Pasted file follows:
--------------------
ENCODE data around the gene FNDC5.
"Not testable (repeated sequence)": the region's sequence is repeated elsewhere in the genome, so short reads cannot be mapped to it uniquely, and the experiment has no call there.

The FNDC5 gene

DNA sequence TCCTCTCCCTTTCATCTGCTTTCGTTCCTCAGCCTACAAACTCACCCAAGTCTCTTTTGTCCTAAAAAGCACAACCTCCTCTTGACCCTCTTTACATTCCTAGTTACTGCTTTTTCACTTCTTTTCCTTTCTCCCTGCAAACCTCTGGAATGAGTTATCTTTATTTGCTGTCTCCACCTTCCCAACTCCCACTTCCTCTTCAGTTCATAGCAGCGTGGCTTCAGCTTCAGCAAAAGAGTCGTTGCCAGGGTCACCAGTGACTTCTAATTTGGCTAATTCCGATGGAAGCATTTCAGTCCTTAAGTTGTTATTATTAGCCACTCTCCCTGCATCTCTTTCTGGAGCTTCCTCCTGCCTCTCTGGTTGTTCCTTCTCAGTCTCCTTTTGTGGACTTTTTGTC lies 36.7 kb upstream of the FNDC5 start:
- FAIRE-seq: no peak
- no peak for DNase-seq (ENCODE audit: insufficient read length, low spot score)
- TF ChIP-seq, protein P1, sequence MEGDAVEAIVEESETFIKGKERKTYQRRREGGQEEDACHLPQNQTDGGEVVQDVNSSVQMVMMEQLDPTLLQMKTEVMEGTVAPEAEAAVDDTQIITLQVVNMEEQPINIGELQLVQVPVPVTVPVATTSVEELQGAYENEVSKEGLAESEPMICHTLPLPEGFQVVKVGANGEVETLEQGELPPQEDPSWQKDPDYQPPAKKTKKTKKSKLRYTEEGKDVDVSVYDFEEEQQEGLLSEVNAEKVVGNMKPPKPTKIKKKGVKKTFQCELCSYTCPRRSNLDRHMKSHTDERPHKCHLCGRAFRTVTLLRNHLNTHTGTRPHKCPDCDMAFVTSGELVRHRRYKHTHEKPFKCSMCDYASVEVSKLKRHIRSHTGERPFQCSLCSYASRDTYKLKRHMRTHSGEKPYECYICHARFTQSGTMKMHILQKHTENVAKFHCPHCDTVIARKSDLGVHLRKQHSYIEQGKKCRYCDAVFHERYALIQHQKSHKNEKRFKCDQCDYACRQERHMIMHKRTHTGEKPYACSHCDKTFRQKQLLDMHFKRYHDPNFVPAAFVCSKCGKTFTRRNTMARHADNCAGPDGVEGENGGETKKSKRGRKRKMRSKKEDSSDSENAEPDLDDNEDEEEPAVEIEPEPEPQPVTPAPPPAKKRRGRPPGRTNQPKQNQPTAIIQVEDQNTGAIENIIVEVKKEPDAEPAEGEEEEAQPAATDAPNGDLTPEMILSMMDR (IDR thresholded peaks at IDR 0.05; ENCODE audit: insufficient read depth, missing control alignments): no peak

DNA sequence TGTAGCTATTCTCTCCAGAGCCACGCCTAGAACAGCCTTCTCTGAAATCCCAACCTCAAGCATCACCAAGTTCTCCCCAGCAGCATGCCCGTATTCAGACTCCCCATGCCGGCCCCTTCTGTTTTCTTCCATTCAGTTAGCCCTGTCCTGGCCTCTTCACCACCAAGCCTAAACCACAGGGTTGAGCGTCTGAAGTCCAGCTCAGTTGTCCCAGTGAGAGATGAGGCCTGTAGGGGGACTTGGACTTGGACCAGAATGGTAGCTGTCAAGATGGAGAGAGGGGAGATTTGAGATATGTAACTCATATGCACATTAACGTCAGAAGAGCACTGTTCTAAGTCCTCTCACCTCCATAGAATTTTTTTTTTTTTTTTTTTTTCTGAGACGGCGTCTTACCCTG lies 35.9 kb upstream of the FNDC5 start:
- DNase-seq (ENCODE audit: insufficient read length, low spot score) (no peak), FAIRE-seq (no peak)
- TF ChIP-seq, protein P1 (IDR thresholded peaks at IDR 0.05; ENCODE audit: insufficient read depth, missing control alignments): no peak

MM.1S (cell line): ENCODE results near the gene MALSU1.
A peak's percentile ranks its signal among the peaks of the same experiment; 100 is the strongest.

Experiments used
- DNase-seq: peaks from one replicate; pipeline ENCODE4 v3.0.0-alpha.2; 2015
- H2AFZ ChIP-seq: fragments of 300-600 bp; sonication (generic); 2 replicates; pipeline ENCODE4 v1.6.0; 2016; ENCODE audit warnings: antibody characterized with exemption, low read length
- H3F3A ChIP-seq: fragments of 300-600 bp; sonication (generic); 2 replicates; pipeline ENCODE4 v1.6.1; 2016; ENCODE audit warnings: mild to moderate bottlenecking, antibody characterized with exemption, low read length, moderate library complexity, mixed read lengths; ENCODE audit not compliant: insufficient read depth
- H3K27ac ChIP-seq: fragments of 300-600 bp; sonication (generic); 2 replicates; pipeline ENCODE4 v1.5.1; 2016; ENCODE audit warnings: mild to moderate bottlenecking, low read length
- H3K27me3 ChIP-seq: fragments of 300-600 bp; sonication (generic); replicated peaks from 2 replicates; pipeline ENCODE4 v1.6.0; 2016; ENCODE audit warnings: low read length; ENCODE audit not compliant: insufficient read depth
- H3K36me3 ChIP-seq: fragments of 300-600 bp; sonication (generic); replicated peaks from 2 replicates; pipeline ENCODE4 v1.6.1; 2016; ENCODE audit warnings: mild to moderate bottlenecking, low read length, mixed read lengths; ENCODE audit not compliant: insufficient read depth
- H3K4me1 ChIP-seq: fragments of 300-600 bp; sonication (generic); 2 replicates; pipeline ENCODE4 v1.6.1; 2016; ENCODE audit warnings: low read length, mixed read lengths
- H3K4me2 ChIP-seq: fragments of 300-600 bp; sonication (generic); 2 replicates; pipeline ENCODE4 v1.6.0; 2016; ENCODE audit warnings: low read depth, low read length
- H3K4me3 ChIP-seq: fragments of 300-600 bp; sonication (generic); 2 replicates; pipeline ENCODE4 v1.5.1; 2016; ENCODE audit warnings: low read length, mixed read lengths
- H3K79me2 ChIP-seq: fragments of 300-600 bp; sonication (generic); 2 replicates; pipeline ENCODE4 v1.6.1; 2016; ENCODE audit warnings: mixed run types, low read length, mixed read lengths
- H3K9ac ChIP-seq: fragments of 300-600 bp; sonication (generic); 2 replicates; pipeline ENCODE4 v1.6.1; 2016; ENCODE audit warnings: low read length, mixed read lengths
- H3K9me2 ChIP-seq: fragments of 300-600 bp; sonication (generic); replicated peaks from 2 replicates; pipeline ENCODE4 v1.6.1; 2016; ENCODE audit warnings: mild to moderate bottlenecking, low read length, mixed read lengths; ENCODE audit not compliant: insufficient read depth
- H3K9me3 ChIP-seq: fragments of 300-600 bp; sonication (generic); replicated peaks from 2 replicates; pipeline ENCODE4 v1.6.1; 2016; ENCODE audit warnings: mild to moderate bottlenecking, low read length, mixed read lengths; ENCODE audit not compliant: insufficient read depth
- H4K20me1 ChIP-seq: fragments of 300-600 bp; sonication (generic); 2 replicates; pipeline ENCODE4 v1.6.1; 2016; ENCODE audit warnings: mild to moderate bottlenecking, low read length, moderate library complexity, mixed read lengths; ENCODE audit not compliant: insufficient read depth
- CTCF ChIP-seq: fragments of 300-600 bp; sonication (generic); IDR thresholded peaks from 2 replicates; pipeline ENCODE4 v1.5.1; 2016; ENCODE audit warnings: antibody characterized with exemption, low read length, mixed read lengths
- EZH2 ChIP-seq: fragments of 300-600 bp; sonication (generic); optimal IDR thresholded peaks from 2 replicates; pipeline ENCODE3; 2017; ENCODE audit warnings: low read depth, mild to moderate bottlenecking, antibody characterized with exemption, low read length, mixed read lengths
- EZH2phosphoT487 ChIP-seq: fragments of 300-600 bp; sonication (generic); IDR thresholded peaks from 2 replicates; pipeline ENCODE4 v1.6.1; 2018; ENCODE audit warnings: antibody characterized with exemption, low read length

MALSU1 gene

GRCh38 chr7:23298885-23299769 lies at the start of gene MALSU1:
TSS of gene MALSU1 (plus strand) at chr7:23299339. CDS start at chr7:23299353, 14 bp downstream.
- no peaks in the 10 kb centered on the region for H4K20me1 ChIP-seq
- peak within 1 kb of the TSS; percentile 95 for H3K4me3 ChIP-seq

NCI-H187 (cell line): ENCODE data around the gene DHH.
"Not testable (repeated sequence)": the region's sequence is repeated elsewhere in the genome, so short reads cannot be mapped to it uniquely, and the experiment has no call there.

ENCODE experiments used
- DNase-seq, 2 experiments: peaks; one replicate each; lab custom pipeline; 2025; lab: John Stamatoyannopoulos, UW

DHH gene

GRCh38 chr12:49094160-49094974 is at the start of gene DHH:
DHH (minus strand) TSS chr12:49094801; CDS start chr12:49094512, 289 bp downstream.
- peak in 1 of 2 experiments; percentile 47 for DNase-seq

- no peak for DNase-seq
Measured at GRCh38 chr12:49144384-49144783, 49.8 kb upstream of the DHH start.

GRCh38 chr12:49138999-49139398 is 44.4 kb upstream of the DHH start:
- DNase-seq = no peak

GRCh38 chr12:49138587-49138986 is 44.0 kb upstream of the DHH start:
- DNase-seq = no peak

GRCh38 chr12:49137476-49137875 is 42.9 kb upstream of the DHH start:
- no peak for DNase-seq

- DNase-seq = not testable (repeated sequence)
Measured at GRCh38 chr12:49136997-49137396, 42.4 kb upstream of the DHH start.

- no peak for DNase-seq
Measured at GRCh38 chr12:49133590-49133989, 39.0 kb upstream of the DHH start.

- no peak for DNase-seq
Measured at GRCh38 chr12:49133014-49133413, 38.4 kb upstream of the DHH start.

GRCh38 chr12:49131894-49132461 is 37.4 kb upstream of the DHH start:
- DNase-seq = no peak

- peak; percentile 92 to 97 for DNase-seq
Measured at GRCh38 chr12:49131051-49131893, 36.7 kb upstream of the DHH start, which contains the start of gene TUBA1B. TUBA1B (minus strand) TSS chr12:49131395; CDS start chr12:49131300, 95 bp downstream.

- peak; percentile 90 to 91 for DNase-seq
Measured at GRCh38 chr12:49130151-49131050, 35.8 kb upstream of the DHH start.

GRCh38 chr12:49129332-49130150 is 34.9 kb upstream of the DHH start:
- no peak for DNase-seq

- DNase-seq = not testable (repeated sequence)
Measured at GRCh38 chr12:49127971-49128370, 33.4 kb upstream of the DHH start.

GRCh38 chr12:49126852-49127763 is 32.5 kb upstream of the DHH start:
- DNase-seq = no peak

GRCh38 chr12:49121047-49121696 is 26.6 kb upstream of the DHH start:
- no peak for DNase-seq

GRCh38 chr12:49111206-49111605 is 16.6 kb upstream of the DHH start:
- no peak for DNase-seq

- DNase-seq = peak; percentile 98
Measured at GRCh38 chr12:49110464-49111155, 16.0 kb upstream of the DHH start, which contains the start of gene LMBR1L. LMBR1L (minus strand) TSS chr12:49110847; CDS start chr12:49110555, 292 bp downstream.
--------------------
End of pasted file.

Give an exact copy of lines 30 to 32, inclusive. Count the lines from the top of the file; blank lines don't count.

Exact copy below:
- EZH2phosphoT487 ChIP-seq: fragments of 300-600 bp; sonication (generic); IDR thresholded peaks from 2 replicates; pipeline ENCODE4 v1.6.1; 2018; ENCODE audit warnings: antibody characterized with exemption, low read length

MALSU1 gene

GRCh38 chr7:23298885-23299769 lies at the start of gene MALSU1: